Energy consumption, carbon emissions and economic growth in India

Publication Date04 Oct 2013
AuthorHarishankar Vidyarthi
SubjectPublic policy & environmental management,Environmental technology & innovation
Energy consumption, carbon
emissions and economic growth
in India
Harishankar Vidyarthi
Department of Management Studies,
National Institute of Financial Management, Faridabad, India
Purpose – The purpose of this paper is to empirically examine the long run and causal relationship
between energy consumption, carbon emissions and economic growth in India over the period 1971-2009
within multivariate framework.
Design/methodology/approach – The study uses the Johansen cointegration test to examine
the possible long-run equilibrium relationship followed by Granger causality test based on vector
error correction model to explore shor t- and long-run causality between energy consumption, carbon
emissions and economic growth in India.
Findings – Cointegration result indicates the long-run equilibrium relationship between economic
growth, energy consumption and carbon emissions. Further causality results suggest unidirectional
causality running from energy consumption and carbon emissions to economic growth in long r un,
energy consumption to carbon emissions, carbon emissions to economic growth and economic growth
to energy consumption in short run.
Practical implications – There is urgent need of policy development toward boosting energy efficiency,
developing alternative carbon-free energy sources like nuclear, renewables and expansion of affordable
energy for faster, sustainable and more inclusive growth for India in upcoming years.
Originality/value – India, an energy-dependent economy needs to effectively implement energ y
efficiency measures, super critical technologies in power plants, and investment in renewable energy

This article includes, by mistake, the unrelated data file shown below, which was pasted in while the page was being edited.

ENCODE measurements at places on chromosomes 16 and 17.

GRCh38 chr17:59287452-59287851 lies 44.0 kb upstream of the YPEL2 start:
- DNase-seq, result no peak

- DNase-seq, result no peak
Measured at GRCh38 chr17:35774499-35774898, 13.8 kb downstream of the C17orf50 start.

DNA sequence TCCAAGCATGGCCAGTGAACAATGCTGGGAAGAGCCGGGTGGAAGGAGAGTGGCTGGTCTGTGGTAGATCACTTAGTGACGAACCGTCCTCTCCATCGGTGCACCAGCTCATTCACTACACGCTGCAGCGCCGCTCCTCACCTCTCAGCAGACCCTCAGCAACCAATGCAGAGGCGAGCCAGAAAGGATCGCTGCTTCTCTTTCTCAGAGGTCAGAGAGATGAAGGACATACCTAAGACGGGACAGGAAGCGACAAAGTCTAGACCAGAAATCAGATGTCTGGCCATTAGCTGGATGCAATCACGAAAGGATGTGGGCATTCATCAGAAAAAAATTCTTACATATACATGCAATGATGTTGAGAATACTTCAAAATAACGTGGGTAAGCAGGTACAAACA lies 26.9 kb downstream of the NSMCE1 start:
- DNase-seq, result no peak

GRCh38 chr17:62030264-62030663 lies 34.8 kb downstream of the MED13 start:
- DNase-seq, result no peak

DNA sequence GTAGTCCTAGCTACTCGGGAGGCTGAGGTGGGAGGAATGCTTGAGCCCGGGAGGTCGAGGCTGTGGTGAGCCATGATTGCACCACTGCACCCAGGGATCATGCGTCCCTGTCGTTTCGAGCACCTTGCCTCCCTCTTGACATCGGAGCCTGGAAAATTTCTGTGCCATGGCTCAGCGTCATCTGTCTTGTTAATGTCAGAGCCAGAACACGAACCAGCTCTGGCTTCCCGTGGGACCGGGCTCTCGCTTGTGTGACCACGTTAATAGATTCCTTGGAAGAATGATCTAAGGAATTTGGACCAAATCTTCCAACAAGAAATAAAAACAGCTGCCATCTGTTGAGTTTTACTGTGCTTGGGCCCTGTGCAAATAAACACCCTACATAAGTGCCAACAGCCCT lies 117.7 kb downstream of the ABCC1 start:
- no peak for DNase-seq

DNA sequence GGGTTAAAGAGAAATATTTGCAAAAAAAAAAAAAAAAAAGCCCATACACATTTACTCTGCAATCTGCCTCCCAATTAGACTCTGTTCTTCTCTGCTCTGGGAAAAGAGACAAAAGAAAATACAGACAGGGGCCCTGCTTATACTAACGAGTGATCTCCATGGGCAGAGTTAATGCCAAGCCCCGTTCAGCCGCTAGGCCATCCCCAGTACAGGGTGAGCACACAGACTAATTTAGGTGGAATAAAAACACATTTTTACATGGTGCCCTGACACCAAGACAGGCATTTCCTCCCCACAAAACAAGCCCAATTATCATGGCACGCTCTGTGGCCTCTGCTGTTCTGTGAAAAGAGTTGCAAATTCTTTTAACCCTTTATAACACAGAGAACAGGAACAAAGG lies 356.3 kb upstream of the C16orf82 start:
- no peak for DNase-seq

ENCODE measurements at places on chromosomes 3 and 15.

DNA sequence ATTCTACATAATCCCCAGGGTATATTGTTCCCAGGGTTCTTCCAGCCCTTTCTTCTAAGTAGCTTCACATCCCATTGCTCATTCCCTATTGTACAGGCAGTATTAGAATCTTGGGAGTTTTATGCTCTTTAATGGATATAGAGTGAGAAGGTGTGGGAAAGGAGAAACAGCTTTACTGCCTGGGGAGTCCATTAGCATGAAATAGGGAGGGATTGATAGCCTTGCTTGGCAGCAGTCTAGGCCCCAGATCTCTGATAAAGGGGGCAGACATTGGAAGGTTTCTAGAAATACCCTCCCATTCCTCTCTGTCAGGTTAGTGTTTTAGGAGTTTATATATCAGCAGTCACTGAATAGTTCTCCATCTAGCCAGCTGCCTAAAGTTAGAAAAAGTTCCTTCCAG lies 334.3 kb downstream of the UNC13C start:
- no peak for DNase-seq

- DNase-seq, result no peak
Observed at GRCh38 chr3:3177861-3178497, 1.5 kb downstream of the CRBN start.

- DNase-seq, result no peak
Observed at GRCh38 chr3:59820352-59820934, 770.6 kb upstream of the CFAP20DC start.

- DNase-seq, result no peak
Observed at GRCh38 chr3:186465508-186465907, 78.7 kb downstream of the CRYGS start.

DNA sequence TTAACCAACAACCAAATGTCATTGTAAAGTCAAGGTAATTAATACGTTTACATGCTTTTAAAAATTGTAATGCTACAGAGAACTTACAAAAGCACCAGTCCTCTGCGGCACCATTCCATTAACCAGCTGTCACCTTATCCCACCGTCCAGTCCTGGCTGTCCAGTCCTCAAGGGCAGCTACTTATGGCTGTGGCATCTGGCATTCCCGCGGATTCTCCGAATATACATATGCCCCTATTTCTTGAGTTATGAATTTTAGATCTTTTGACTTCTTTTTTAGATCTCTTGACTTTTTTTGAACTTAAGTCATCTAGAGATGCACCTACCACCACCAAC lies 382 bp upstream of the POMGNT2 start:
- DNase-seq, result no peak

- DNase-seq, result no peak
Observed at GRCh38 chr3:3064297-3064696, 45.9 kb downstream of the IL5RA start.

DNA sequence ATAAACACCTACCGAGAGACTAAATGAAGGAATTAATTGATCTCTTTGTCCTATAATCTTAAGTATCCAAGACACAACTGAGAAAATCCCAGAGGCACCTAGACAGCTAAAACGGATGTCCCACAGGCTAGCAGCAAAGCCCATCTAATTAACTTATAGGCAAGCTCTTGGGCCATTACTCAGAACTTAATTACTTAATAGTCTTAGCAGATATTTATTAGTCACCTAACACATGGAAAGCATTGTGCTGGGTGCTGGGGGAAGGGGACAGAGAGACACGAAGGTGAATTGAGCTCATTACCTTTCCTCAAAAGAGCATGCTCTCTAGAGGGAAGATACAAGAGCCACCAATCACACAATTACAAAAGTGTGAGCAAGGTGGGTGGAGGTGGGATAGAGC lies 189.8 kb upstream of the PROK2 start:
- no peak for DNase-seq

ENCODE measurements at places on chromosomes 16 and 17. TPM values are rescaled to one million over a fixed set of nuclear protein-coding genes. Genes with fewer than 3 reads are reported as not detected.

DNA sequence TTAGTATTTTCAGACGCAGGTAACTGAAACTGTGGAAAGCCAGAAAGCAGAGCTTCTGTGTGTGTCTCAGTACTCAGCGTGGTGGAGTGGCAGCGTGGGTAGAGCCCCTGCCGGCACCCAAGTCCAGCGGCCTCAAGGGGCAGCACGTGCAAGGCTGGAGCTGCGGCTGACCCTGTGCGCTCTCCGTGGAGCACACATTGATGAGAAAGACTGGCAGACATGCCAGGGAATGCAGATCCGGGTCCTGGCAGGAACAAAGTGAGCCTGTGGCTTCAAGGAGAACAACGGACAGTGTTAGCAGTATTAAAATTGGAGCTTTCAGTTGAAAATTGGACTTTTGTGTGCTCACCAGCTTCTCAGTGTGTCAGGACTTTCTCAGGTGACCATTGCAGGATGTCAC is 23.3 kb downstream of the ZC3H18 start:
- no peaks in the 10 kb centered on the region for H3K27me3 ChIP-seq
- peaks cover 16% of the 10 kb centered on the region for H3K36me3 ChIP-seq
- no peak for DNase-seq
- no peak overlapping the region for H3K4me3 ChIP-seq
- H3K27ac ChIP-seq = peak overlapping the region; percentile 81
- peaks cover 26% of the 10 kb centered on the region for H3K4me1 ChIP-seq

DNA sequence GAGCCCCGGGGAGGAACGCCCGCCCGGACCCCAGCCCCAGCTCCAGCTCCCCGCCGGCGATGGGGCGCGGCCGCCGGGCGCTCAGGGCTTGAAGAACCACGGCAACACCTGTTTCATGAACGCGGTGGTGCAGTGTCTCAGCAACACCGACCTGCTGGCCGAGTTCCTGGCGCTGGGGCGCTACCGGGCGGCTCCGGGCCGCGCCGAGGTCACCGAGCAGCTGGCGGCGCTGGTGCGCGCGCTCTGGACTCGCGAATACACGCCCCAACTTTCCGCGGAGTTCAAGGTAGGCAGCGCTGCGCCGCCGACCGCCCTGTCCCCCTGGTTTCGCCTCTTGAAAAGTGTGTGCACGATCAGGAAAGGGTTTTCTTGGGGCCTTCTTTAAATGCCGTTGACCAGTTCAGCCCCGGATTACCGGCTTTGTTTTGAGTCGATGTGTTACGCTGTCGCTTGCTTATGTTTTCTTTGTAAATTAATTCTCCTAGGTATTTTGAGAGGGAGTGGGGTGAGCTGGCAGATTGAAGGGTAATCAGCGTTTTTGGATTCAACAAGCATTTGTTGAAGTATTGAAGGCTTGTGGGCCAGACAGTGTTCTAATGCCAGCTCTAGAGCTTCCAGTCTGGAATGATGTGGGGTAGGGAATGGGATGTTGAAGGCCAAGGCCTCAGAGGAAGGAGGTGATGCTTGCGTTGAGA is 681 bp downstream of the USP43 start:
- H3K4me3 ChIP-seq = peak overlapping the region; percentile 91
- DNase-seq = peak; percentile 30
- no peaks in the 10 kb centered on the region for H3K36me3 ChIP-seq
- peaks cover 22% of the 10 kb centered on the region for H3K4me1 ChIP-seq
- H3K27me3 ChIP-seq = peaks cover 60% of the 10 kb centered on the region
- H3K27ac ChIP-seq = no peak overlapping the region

resources in order to minimize the dependence on fossil fuels and carbon emissions for faster, more inclusive
and sustainable growth.
Keywords Development, Climate change, Sustainable environment
Paper type Research paper
1. Introduction
Greenhouse gas (GHG) emissions especially carbon dioxide emissions through the
combustion of fossils fuels, isa major cause of global war ming, imposing serious threat
to the environment and human life. Acting on this concern, international communities
through Kyoto Protocol in 1997 call for reduction of GHG emissions in 37 industrialized
countries and European community to 5.20 percent lower than 1990 level during 2008-2012.
However, Kyoto Protocol does require monitoring and reporting GHG emissions
without reducing GHG emissions for developing economies including India and
further notified by Doha conference 2012. The issues of climate c hange is very critical
for developing economies like India which uses mainly fossils fuels[1] (nearly 89.80
percent of gross energy consumption) to meet its energy demand. About 400 million
people (almost 34.50 percent of population) do not have access of electricity and
836 million people (almost 72 percent of population) dep end upon traditional biomass
for cooking (International Energy Agency, 2012) in India. India’s per capita energy
consumption (585 kilograms of oil equivalent) is still less than one third of world’s
average (1,802 kilograms of oil equivalent per capita in year 2010). Thus India’s energy
consumption[2] is expected to increase steadily in the coming years to meet the
The current issue and full text archive of this journal is available at
WorldJour nal of Science, Technology
and Sustainable Development
Vol. 10 No. 4, 2013
pp. 278-287
rEmeraldGroup PublishingLimited
DOI 10.1108/W JSTSD-07-2013-0024

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